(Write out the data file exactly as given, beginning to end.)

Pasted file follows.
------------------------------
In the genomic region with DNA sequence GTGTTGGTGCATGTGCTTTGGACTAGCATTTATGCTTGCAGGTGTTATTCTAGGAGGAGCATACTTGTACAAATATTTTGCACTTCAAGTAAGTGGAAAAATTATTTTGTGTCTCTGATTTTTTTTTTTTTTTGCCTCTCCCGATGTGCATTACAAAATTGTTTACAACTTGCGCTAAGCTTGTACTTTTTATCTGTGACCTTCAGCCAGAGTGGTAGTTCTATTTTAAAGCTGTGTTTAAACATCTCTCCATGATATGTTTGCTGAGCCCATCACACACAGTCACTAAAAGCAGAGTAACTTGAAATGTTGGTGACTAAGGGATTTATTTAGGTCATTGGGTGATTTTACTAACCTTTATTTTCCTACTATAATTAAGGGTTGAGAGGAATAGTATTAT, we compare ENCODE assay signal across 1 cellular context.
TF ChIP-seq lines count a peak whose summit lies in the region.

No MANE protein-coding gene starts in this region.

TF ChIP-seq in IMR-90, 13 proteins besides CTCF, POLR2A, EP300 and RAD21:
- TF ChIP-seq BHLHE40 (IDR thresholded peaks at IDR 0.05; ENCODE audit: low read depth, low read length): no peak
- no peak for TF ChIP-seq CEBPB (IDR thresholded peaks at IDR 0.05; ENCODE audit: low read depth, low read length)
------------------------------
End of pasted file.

In the genomic region with DNA sequence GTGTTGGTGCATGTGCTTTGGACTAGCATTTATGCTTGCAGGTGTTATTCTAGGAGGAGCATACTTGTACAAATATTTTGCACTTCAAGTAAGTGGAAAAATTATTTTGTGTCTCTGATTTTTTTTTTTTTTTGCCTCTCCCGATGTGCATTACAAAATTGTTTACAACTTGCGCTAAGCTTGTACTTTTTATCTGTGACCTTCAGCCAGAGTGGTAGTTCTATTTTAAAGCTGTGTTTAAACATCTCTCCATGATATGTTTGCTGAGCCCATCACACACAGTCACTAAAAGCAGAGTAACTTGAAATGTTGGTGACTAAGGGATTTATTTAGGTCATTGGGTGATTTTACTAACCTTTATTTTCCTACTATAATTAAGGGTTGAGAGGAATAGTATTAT, we compare ENCODE assay signal across 1 cellular context.
TF ChIP-seq lines count a peak whose summit lies in the region.

No MANE protein-coding gene starts in this region.

TF ChIP-seq in IMR-90, 13 proteins besides CTCF, POLR2A, EP300 and RAD21:
- TF ChIP-seq BHLHE40 (IDR thresholded peaks at IDR 0.05; ENCODE audit: low read depth, low read length): no peak
- no peak for TF ChIP-seq CEBPB (IDR thresholded peaks at IDR 0.05; ENCODE audit: low read depth, low read length)